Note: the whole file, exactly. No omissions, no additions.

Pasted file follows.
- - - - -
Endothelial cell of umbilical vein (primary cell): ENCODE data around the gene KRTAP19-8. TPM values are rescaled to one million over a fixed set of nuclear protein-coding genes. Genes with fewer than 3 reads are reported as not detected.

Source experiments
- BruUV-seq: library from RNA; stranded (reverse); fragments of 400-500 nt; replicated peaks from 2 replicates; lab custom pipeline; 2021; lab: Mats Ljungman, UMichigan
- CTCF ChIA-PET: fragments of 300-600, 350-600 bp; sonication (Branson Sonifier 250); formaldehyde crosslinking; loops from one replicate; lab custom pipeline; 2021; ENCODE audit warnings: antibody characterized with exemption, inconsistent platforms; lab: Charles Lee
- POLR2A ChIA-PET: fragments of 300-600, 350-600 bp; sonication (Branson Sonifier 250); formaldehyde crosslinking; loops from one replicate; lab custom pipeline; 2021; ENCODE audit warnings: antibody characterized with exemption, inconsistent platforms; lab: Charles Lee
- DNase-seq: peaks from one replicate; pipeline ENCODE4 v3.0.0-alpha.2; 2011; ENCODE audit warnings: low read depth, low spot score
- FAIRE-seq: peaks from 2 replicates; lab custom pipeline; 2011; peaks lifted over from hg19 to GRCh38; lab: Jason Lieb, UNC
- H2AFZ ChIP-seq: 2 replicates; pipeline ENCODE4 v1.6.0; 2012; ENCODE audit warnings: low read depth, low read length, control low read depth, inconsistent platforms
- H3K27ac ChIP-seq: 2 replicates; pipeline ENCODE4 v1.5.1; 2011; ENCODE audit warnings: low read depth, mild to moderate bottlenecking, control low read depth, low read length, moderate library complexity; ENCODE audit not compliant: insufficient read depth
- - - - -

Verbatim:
Endothelial cell of umbilical vein (primary cell): ENCODE data around the gene KRTAP19-8. TPM values are rescaled to one million over a fixed set of nuclear protein-coding genes. Genes with fewer than 3 reads are reported as not detected.

Source experiments
- BruUV-seq: library from RNA; stranded (reverse); fragments of 400-500 nt; replicated peaks from 2 replicates; lab custom pipeline; 2021; lab: Mats Ljungman, UMichigan
- CTCF ChIA-PET: fragments of 300-600, 350-600 bp; sonication (Branson Sonifier 250); formaldehyde crosslinking; loops from one replicate; lab custom pipeline; 2021; ENCODE audit warnings: antibody characterized with exemption, inconsistent platforms; lab: Charles Lee
- POLR2A ChIA-PET: fragments of 300-600, 350-600 bp; sonication (Branson Sonifier 250); formaldehyde crosslinking; loops from one replicate; lab custom pipeline; 2021; ENCODE audit warnings: antibody characterized with exemption, inconsistent platforms; lab: Charles Lee
- DNase-seq: peaks from one replicate; pipeline ENCODE4 v3.0.0-alpha.2; 2011; ENCODE audit warnings: low read depth, low spot score
- FAIRE-seq: peaks from 2 replicates; lab custom pipeline; 2011; peaks lifted over from hg19 to GRCh38; lab: Jason Lieb, UNC
- H2AFZ ChIP-seq: 2 replicates; pipeline ENCODE4 v1.6.0; 2012; ENCODE audit warnings: low read depth, low read length, control low read depth, inconsistent platforms
- H3K27ac ChIP-seq: 2 replicates; pipeline ENCODE4 v1.5.1; 2011; ENCODE audit warnings: low read depth, mild to moderate bottlenecking, control low read depth, low read length, moderate library complexity; ENCODE audit not compliant: insufficient read depth